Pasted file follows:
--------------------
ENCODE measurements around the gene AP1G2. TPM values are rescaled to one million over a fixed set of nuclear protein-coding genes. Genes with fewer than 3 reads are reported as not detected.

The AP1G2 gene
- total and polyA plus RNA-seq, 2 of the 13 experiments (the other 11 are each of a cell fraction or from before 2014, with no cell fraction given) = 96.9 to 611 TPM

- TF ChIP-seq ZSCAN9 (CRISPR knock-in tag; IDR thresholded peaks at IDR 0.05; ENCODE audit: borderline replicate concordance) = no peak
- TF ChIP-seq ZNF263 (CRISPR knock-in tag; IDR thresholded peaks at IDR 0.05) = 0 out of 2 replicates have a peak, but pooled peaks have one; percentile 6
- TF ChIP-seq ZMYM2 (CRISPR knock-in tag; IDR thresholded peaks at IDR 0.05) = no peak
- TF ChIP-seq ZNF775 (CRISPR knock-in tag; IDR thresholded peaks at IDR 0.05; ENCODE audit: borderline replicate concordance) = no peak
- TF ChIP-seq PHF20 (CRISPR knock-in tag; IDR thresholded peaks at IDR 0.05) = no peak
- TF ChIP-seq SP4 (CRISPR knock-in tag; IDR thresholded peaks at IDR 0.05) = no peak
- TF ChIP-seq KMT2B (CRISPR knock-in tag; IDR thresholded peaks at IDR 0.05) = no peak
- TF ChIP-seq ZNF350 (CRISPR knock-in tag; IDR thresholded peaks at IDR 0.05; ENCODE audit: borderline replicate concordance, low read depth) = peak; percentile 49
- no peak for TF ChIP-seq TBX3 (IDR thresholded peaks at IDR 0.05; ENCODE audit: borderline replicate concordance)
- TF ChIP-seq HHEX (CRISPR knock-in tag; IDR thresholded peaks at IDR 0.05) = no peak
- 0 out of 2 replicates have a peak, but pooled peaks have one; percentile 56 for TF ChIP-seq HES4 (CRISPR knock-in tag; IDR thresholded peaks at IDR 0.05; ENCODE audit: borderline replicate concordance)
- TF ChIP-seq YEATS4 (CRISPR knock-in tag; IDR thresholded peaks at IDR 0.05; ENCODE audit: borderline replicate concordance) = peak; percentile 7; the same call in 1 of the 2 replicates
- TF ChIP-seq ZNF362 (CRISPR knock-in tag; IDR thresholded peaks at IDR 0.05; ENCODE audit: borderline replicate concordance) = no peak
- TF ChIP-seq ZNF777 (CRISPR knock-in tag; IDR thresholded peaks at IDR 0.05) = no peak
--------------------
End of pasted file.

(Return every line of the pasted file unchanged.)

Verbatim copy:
ENCODE measurements around the gene AP1G2. TPM values are rescaled to one million over a fixed set of nuclear protein-coding genes. Genes with fewer than 3 reads are reported as not detected.

The AP1G2 gene
- total and polyA plus RNA-seq, 2 of the 13 experiments (the other 11 are each of a cell fraction or from before 2014, with no cell fraction given) = 96.9 to 611 TPM

- TF ChIP-seq ZSCAN9 (CRISPR knock-in tag; IDR thresholded peaks at IDR 0.05; ENCODE audit: borderline replicate concordance) = no peak
- TF ChIP-seq ZNF263 (CRISPR knock-in tag; IDR thresholded peaks at IDR 0.05) = 0 out of 2 replicates have a peak, but pooled peaks have one; percentile 6
- TF ChIP-seq ZMYM2 (CRISPR knock-in tag; IDR thresholded peaks at IDR 0.05) = no peak
- TF ChIP-seq ZNF775 (CRISPR knock-in tag; IDR thresholded peaks at IDR 0.05; ENCODE audit: borderline replicate concordance) = no peak
- TF ChIP-seq PHF20 (CRISPR knock-in tag; IDR thresholded peaks at IDR 0.05) = no peak
- TF ChIP-seq SP4 (CRISPR knock-in tag; IDR thresholded peaks at IDR 0.05) = no peak
- TF ChIP-seq KMT2B (CRISPR knock-in tag; IDR thresholded peaks at IDR 0.05) = no peak
- TF ChIP-seq ZNF350 (CRISPR knock-in tag; IDR thresholded peaks at IDR 0.05; ENCODE audit: borderline replicate concordance, low read depth) = peak; percentile 49
- no peak for TF ChIP-seq TBX3 (IDR thresholded peaks at IDR 0.05; ENCODE audit: borderline replicate concordance)
- TF ChIP-seq HHEX (CRISPR knock-in tag; IDR thresholded peaks at IDR 0.05) = no peak
- 0 out of 2 replicates have a peak, but pooled peaks have one; percentile 56 for TF ChIP-seq HES4 (CRISPR knock-in tag; IDR thresholded peaks at IDR 0.05; ENCODE audit: borderline replicate concordance)
- TF ChIP-seq YEATS4 (CRISPR knock-in tag; IDR thresholded peaks at IDR 0.05; ENCODE audit: borderline replicate concordance) = peak; percentile 7; the same call in 1 of the 2 replicates
- TF ChIP-seq ZNF362 (CRISPR knock-in tag; IDR thresholded peaks at IDR 0.05; ENCODE audit: borderline replicate concordance) = no peak
- TF ChIP-seq ZNF777 (CRISPR knock-in tag; IDR thresholded peaks at IDR 0.05) = no peak